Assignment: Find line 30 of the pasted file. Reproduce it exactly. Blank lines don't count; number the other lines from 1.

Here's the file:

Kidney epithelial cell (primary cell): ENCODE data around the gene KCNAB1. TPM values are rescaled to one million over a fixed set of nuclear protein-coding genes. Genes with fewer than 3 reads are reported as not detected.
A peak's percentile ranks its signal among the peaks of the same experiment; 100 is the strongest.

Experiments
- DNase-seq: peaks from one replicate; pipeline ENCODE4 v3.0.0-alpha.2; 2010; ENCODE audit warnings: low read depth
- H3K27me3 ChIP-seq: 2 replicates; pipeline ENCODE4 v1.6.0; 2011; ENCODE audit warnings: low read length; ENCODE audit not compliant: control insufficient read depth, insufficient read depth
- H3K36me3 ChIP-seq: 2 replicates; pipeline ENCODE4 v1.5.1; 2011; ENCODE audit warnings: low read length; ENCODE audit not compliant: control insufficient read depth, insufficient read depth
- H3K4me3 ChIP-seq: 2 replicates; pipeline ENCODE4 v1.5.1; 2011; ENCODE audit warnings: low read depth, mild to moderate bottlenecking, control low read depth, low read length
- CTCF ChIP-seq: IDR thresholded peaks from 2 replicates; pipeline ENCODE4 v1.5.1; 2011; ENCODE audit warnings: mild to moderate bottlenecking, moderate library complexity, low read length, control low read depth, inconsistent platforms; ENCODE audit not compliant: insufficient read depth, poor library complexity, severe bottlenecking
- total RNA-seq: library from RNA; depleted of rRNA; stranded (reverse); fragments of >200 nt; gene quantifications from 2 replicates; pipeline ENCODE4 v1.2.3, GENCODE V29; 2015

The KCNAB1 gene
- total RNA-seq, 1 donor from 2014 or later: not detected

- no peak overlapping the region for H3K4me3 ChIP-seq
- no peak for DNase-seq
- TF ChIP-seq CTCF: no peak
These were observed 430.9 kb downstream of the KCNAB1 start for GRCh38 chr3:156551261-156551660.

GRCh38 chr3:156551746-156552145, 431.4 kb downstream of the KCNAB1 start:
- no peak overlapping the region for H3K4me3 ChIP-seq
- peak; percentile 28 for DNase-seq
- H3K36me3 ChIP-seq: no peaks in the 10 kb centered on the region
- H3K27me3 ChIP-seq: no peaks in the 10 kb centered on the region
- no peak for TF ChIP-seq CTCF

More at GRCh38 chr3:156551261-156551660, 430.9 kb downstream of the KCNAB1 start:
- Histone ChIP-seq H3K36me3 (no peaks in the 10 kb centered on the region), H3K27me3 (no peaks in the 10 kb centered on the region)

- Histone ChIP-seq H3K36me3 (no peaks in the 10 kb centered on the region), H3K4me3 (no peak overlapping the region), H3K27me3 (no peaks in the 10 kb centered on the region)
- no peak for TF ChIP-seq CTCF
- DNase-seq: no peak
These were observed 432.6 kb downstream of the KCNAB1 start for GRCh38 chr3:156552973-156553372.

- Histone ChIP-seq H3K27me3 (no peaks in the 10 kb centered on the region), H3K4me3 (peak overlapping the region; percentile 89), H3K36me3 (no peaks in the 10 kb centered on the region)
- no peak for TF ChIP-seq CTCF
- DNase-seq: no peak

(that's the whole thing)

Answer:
- DNase-seq: no peak